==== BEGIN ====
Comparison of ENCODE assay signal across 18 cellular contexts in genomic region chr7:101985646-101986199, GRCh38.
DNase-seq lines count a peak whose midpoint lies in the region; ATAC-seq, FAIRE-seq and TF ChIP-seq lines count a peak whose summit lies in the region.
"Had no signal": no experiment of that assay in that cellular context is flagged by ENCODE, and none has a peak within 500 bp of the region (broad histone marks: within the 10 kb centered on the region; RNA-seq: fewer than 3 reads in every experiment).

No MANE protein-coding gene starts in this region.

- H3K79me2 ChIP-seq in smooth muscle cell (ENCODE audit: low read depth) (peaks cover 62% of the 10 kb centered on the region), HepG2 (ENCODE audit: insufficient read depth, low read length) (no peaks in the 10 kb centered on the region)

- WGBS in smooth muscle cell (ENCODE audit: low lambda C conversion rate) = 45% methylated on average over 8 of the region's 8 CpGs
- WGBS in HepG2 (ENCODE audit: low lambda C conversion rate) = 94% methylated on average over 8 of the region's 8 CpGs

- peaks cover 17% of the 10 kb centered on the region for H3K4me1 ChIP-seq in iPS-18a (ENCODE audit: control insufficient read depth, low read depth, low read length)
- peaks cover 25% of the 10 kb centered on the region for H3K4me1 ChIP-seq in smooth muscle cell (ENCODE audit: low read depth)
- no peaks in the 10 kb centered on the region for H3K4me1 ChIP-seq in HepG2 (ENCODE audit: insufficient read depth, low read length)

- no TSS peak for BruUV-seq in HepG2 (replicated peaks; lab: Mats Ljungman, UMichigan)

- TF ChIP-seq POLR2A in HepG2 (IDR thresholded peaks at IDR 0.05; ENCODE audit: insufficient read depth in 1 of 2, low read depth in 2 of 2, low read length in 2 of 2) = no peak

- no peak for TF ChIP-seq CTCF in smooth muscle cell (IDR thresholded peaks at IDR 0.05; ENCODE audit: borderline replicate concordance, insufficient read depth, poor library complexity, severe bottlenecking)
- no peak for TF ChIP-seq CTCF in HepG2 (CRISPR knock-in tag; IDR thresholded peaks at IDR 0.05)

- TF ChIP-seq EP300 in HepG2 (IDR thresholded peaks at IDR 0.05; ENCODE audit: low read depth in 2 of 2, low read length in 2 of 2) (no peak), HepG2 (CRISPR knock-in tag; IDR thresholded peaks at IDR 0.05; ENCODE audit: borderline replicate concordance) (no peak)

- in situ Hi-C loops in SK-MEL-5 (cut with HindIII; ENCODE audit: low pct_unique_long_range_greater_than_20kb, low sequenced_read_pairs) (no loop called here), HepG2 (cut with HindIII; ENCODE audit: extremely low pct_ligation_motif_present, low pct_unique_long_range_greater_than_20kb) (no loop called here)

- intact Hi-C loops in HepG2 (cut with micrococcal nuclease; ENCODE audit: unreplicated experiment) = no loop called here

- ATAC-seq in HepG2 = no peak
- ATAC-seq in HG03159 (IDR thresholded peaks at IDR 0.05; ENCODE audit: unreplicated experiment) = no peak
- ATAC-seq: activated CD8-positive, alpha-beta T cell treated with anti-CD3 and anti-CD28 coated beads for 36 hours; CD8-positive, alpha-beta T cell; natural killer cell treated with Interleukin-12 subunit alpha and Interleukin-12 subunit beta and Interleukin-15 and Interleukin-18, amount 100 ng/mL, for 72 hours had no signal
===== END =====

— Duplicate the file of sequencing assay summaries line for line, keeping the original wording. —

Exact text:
Comparison of ENCODE assay signal across 18 cellular contexts in genomic region chr7:101985646-101986199, GRCh38.
DNase-seq lines count a peak whose midpoint lies in the region; ATAC-seq, FAIRE-seq and TF ChIP-seq lines count a peak whose summit lies in the region.
"Had no signal": no experiment of that assay in that cellular context is flagged by ENCODE, and none has a peak within 500 bp of the region (broad histone marks: within the 10 kb centered on the region; RNA-seq: fewer than 3 reads in every experiment).

No MANE protein-coding gene starts in this region.

- H3K79me2 ChIP-seq in smooth muscle cell (ENCODE audit: low read depth) (peaks cover 62% of the 10 kb centered on the region), HepG2 (ENCODE audit: insufficient read depth, low read length) (no peaks in the 10 kb centered on the region)

- WGBS in smooth muscle cell (ENCODE audit: low lambda C conversion rate) = 45% methylated on average over 8 of the region's 8 CpGs
- WGBS in HepG2 (ENCODE audit: low lambda C conversion rate) = 94% methylated on average over 8 of the region's 8 CpGs

- peaks cover 17% of the 10 kb centered on the region for H3K4me1 ChIP-seq in iPS-18a (ENCODE audit: control insufficient read depth, low read depth, low read length)
- peaks cover 25% of the 10 kb centered on the region for H3K4me1 ChIP-seq in smooth muscle cell (ENCODE audit: low read depth)
- no peaks in the 10 kb centered on the region for H3K4me1 ChIP-seq in HepG2 (ENCODE audit: insufficient read depth, low read length)

- no TSS peak for BruUV-seq in HepG2 (replicated peaks; lab: Mats Ljungman, UMichigan)

- TF ChIP-seq POLR2A in HepG2 (IDR thresholded peaks at IDR 0.05; ENCODE audit: insufficient read depth in 1 of 2, low read depth in 2 of 2, low read length in 2 of 2) = no peak

- no peak for TF ChIP-seq CTCF in smooth muscle cell (IDR thresholded peaks at IDR 0.05; ENCODE audit: borderline replicate concordance, insufficient read depth, poor library complexity, severe bottlenecking)
- no peak for TF ChIP-seq CTCF in HepG2 (CRISPR knock-in tag; IDR thresholded peaks at IDR 0.05)

- TF ChIP-seq EP300 in HepG2 (IDR thresholded peaks at IDR 0.05; ENCODE audit: low read depth in 2 of 2, low read length in 2 of 2) (no peak), HepG2 (CRISPR knock-in tag; IDR thresholded peaks at IDR 0.05; ENCODE audit: borderline replicate concordance) (no peak)

- in situ Hi-C loops in SK-MEL-5 (cut with HindIII; ENCODE audit: low pct_unique_long_range_greater_than_20kb, low sequenced_read_pairs) (no loop called here), HepG2 (cut with HindIII; ENCODE audit: extremely low pct_ligation_motif_present, low pct_unique_long_range_greater_than_20kb) (no loop called here)

- intact Hi-C loops in HepG2 (cut with micrococcal nuclease; ENCODE audit: unreplicated experiment) = no loop called here

- ATAC-seq in HepG2 = no peak
- ATAC-seq in HG03159 (IDR thresholded peaks at IDR 0.05; ENCODE audit: unreplicated experiment) = no peak
- ATAC-seq: activated CD8-positive, alpha-beta T cell treated with anti-CD3 and anti-CD28 coated beads for 36 hours; CD8-positive, alpha-beta T cell; natural killer cell treated with Interleukin-12 subunit alpha and Interleukin-12 subunit beta and Interleukin-15 and Interleukin-18, amount 100 ng/mL, for 72 hours had no signal